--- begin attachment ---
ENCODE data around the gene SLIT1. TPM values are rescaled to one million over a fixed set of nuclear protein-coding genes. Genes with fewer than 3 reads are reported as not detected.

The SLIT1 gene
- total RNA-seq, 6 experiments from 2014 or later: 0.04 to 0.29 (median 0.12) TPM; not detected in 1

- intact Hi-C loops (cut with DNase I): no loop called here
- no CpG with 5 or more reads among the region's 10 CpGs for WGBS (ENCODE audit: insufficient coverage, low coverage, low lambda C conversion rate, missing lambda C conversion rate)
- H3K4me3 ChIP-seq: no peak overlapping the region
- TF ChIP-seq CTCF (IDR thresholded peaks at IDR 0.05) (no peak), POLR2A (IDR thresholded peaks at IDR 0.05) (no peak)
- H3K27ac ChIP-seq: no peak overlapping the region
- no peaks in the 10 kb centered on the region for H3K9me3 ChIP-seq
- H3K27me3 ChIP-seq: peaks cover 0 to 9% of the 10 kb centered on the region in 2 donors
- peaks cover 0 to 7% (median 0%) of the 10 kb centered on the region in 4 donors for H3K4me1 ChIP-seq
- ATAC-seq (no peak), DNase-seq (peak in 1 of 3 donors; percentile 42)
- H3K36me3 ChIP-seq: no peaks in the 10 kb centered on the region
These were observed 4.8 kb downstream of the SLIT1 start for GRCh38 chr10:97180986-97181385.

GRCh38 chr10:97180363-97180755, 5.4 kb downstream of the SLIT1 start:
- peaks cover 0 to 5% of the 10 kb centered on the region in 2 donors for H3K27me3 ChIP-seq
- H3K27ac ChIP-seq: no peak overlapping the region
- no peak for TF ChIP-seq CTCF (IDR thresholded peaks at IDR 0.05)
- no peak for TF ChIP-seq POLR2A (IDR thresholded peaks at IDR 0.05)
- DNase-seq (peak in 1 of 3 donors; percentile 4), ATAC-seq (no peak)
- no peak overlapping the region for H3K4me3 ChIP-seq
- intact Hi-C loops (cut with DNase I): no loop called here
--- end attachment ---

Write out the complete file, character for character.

ENCODE data around the gene SLIT1. TPM values are rescaled to one million over a fixed set of nuclear protein-coding genes. Genes with fewer than 3 reads are reported as not detected.

The SLIT1 gene
- total RNA-seq, 6 experiments from 2014 or later: 0.04 to 0.29 (median 0.12) TPM; not detected in 1

- intact Hi-C loops (cut with DNase I): no loop called here
- no CpG with 5 or more reads among the region's 10 CpGs for WGBS (ENCODE audit: insufficient coverage, low coverage, low lambda C conversion rate, missing lambda C conversion rate)
- H3K4me3 ChIP-seq: no peak overlapping the region
- TF ChIP-seq CTCF (IDR thresholded peaks at IDR 0.05) (no peak), POLR2A (IDR thresholded peaks at IDR 0.05) (no peak)
- H3K27ac ChIP-seq: no peak overlapping the region
- no peaks in the 10 kb centered on the region for H3K9me3 ChIP-seq
- H3K27me3 ChIP-seq: peaks cover 0 to 9% of the 10 kb centered on the region in 2 donors
- peaks cover 0 to 7% (median 0%) of the 10 kb centered on the region in 4 donors for H3K4me1 ChIP-seq
- ATAC-seq (no peak), DNase-seq (peak in 1 of 3 donors; percentile 42)
- H3K36me3 ChIP-seq: no peaks in the 10 kb centered on the region
These were observed 4.8 kb downstream of the SLIT1 start for GRCh38 chr10:97180986-97181385.

GRCh38 chr10:97180363-97180755, 5.4 kb downstream of the SLIT1 start:
- peaks cover 0 to 5% of the 10 kb centered on the region in 2 donors for H3K27me3 ChIP-seq
- H3K27ac ChIP-seq: no peak overlapping the region
- no peak for TF ChIP-seq CTCF (IDR thresholded peaks at IDR 0.05)
- no peak for TF ChIP-seq POLR2A (IDR thresholded peaks at IDR 0.05)
- DNase-seq (peak in 1 of 3 donors; percentile 4), ATAC-seq (no peak)
- no peak overlapping the region for H3K4me3 ChIP-seq
- intact Hi-C loops (cut with DNase I): no loop called here